LAHORE: Police officers prefer that an investigation of suspects be conducted in private locations due to pressure from high officials regarding recovery of suspects, said former Inspector General Khawaja Khalid Farooq.
The statement was made in light of the recent incidents of police torture in the provincial capital. Although the incumbent government came to power using the slogan of tabdeeli, seldom has changed when it comes to the ‘thana culture’ of police stations.
Previously, the Punjab Inspector General of Police (IGP) Arif Nawaz Khan installed cameras in police stations after a worrying number of cases of custodial deaths emerged in the city. The police, however, continued its methods of abuse and torture during investigations and began placing suspects in private locations.
A private torture cell, run by officers of Gujjarpura police, in a building of forest department, in Karol Village, was recently found where, reportedly, the Gujjarpura SHO allegedly kept drug dealers to investigate an anti-corruption team’s uncovered activities pertaining to raids.
At least six citizens have been illegally detained in the cell and were brutally tortured there for months. The victims included traders, students and labourers. A victim’s bones were broken while he was chained to a charpoy. The victim, revealed in a leaked video, said that he was beaten up by police officials in front of his son and daughter.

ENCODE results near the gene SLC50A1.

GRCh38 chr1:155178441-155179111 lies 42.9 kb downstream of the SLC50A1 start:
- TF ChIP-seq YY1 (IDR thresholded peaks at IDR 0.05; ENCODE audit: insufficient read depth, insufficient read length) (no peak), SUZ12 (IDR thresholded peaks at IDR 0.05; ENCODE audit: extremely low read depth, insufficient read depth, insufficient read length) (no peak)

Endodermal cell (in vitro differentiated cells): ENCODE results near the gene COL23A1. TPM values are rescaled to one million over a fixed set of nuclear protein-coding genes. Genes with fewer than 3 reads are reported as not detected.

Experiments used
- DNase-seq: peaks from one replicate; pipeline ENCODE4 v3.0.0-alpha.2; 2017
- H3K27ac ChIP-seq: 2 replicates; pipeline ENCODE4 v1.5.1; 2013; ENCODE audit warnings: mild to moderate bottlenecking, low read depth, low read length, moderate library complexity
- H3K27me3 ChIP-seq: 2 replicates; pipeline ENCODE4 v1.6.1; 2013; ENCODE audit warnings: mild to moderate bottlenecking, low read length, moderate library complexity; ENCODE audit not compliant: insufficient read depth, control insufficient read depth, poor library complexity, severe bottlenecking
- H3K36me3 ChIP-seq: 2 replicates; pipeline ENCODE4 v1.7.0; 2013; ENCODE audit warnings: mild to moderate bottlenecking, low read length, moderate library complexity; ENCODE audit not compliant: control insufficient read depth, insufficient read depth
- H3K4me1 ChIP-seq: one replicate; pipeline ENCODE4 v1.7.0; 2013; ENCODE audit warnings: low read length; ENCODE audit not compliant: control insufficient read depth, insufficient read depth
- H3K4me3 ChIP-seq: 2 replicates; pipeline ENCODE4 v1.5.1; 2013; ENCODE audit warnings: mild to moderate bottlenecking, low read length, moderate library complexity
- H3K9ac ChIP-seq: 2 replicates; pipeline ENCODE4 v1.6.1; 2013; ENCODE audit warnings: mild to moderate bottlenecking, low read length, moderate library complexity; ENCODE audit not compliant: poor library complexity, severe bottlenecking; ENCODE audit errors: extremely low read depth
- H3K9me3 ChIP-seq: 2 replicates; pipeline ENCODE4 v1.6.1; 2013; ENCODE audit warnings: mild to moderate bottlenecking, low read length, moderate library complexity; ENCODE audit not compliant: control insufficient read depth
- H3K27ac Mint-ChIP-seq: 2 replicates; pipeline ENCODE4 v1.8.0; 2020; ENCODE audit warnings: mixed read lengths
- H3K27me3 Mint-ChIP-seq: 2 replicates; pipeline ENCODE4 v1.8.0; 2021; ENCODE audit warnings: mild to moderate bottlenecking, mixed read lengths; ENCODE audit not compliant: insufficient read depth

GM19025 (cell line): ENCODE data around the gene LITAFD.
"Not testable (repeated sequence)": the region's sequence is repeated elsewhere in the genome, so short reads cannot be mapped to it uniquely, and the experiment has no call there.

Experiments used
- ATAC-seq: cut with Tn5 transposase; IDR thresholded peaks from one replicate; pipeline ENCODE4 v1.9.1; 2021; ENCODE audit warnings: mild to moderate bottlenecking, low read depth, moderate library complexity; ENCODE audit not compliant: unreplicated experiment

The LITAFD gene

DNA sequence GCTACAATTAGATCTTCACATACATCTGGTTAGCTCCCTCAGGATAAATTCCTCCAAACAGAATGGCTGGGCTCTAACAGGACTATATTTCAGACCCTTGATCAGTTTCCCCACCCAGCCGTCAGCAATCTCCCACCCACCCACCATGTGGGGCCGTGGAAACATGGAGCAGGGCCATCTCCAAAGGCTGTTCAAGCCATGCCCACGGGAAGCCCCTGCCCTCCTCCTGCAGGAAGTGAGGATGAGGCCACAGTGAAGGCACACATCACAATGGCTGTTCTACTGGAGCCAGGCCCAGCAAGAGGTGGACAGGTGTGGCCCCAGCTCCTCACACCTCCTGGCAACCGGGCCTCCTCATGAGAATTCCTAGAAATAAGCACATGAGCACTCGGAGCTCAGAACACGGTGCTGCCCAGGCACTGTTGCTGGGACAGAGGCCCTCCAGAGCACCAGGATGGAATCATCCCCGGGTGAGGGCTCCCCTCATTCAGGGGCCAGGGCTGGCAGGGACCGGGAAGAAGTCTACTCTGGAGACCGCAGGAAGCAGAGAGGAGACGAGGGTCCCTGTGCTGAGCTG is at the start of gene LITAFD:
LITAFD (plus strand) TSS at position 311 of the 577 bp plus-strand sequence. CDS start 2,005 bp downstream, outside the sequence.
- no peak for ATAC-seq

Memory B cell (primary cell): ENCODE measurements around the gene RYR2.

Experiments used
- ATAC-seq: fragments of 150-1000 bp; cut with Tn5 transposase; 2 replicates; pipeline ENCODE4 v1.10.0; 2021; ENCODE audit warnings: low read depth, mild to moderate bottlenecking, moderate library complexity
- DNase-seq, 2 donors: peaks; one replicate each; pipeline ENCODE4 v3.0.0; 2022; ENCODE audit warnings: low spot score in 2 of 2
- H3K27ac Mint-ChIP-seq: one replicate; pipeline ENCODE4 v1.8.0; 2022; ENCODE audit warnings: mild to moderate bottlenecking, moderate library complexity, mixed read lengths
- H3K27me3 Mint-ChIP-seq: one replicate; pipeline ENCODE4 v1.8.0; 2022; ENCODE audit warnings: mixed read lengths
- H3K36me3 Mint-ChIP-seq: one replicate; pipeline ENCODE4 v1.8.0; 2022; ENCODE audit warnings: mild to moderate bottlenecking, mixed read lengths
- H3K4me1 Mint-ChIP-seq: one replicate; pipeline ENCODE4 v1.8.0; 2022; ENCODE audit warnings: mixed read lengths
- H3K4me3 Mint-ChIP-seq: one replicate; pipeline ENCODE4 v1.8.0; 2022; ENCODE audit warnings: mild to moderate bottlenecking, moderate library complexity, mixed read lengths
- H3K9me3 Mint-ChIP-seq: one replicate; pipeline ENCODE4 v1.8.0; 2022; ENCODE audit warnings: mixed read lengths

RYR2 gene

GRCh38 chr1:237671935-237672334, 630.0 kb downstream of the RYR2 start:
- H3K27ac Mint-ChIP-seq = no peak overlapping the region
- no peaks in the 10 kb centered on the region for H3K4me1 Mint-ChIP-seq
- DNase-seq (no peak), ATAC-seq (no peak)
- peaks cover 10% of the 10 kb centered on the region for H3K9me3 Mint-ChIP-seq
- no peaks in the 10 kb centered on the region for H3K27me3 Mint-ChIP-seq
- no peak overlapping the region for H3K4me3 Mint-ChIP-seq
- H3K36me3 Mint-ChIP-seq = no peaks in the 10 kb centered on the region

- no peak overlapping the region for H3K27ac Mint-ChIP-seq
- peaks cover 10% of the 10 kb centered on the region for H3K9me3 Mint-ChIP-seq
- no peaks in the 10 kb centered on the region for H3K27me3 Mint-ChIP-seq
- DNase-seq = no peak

A police officer, speaking on the condition of anonymity, told The Express Tribune that police have to adopt several methods of torture for the confession of crime committed by the accused, which is not possible in the ideal police station environment. “The most common of these methods is beating where the police ties up the suspect, upside down, and hit the suspects using a stick or belt made of leather or rubber.”
He added that this leather stick is strong enough to damage the suspect’s body significantly.
Another method of torture involves the accused’s body forcibly laid on a bed, with their hands and legs handcuffed, and sticks are struck at his feet. Police have set up their private torture cells away from police stations out of fear of being caught on video, which has previously revealed cases of police torture on several occasions. These methods of torture are common in police stations simply because police violence is underreported and difficult to prove in medical reports.
According to the law, if a deep wound or broken bone is found in medical results, the action is immediately taken.
Published in The Express Tribune, September 1st, 2019.